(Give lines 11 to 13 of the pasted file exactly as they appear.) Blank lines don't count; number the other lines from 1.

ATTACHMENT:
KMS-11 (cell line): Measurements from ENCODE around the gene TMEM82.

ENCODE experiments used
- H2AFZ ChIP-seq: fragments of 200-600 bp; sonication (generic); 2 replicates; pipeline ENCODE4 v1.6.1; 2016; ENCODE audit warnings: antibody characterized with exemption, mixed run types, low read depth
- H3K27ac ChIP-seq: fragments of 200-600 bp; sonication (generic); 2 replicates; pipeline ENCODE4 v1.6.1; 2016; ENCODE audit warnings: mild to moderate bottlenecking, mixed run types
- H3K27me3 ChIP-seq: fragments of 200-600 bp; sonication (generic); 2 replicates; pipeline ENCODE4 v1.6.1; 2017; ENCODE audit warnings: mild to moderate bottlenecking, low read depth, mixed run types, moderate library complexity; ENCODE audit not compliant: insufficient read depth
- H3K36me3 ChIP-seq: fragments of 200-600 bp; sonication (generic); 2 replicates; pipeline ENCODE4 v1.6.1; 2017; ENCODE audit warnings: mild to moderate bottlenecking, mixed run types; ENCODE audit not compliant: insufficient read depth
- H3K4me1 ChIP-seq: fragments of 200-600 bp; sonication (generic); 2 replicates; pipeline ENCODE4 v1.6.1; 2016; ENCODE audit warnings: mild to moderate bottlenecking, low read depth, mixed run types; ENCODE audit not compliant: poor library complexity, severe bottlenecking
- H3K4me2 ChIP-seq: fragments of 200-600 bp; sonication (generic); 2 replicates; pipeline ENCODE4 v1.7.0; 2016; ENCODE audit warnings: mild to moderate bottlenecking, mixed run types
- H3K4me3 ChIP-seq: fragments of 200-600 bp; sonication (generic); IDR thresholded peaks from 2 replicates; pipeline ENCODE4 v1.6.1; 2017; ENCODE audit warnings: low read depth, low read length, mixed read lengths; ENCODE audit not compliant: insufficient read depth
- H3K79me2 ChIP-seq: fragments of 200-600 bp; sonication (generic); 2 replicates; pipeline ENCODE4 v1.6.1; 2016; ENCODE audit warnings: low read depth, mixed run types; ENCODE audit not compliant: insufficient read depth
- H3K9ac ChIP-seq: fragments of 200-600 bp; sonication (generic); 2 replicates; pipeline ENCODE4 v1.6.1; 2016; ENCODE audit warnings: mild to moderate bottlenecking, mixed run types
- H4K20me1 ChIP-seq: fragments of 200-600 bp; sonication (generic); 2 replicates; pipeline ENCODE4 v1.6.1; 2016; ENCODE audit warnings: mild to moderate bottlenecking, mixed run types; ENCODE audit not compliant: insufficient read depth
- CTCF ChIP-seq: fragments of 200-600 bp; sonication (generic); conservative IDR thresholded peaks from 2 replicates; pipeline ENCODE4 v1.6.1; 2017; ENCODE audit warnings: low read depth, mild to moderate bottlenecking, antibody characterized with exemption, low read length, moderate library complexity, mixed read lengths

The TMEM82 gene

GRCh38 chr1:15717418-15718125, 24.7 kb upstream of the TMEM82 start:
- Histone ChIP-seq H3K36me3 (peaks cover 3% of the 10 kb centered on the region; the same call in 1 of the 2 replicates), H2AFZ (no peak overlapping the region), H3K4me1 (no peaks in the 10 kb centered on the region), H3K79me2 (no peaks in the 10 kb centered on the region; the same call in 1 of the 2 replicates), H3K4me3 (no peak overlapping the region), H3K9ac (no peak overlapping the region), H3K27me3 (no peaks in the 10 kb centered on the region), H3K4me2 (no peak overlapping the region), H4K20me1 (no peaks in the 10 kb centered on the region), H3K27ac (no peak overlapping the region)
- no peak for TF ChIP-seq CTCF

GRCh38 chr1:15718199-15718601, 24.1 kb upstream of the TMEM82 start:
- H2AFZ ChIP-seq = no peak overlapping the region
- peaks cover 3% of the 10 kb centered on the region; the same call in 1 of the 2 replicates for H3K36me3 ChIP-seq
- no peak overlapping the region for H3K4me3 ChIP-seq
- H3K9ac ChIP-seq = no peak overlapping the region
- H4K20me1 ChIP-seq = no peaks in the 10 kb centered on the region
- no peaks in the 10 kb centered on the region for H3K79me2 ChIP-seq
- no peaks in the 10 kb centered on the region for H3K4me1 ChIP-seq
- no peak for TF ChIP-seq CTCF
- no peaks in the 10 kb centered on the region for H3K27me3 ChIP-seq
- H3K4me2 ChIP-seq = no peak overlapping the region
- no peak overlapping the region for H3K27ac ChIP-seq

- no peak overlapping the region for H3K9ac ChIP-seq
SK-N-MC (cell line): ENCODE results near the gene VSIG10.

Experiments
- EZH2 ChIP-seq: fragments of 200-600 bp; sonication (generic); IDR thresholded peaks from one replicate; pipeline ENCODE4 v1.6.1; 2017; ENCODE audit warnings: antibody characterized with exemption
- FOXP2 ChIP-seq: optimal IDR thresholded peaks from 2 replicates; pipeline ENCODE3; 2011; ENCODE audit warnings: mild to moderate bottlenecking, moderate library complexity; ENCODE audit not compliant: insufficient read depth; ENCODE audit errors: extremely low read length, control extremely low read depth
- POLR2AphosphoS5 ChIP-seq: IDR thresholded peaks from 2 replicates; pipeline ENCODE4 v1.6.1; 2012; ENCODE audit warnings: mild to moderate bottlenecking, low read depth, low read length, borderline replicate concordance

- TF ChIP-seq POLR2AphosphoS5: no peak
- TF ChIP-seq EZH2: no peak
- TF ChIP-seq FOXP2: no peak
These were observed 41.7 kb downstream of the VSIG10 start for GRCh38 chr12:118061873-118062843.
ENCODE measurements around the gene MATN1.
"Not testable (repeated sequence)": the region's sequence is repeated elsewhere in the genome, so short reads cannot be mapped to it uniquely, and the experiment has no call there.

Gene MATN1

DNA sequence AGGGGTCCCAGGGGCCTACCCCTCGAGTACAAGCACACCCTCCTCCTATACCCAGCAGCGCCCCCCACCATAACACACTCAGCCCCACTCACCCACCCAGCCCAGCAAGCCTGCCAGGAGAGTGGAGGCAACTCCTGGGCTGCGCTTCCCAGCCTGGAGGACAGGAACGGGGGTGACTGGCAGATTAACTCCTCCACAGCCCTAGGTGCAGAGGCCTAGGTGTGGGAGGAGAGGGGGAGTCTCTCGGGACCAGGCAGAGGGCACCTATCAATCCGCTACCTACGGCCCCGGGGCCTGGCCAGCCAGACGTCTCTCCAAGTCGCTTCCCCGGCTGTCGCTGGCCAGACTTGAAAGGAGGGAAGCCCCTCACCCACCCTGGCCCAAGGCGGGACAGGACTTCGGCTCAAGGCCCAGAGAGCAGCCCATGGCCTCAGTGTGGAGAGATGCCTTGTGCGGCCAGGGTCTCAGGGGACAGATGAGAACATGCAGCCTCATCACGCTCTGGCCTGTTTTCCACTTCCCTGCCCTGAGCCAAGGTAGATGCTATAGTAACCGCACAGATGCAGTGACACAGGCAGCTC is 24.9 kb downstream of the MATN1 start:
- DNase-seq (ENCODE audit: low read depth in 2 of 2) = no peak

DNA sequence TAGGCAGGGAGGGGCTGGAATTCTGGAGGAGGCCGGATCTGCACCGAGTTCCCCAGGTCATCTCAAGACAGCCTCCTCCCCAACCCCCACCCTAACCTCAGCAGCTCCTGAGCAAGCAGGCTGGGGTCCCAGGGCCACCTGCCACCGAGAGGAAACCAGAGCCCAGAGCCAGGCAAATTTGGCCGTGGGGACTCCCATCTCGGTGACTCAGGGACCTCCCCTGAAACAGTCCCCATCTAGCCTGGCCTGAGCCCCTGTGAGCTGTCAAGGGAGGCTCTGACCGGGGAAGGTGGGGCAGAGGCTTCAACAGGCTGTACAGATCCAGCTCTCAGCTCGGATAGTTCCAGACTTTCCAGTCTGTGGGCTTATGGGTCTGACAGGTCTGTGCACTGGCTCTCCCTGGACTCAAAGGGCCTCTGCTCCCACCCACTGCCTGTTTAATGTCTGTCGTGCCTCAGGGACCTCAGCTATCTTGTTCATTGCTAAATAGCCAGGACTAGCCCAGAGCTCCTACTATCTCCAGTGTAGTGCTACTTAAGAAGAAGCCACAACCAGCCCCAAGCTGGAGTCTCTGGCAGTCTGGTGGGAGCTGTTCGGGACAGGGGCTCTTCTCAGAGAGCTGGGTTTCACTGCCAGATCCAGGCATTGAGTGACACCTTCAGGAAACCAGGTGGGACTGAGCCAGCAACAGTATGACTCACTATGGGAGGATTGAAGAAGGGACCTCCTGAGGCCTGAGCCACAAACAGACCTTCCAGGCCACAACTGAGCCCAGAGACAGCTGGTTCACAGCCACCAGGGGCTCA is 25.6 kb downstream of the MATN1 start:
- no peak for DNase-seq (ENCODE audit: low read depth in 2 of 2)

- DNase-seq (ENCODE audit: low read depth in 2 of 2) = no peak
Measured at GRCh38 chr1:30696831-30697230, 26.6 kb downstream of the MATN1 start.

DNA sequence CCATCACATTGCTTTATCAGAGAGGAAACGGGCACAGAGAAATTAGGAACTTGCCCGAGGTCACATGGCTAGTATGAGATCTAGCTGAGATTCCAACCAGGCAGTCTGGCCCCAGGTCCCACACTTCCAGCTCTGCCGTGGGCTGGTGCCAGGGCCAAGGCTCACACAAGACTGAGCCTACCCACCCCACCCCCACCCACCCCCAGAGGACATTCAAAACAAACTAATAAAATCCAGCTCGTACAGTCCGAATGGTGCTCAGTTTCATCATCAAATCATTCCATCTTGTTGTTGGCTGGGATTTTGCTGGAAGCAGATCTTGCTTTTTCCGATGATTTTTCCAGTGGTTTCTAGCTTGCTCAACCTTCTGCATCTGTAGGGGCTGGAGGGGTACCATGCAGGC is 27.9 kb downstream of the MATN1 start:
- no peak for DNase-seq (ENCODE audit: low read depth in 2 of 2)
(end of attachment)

- H3K9ac ChIP-seq: fragments of 200-600 bp; sonication (generic); 2 replicates; pipeline ENCODE4 v1.6.1; 2016; ENCODE audit warnings: mild to moderate bottlenecking, mixed run types
- H4K20me1 ChIP-seq: fragments of 200-600 bp; sonication (generic); 2 replicates; pipeline ENCODE4 v1.6.1; 2016; ENCODE audit warnings: mild to moderate bottlenecking, mixed run types; ENCODE audit not compliant: insufficient read depth
- CTCF ChIP-seq: fragments of 200-600 bp; sonication (generic); conservative IDR thresholded peaks from 2 replicates; pipeline ENCODE4 v1.6.1; 2017; ENCODE audit warnings: low read depth, mild to moderate bottlenecking, antibody characterized with exemption, low read length, moderate library complexity, mixed read lengths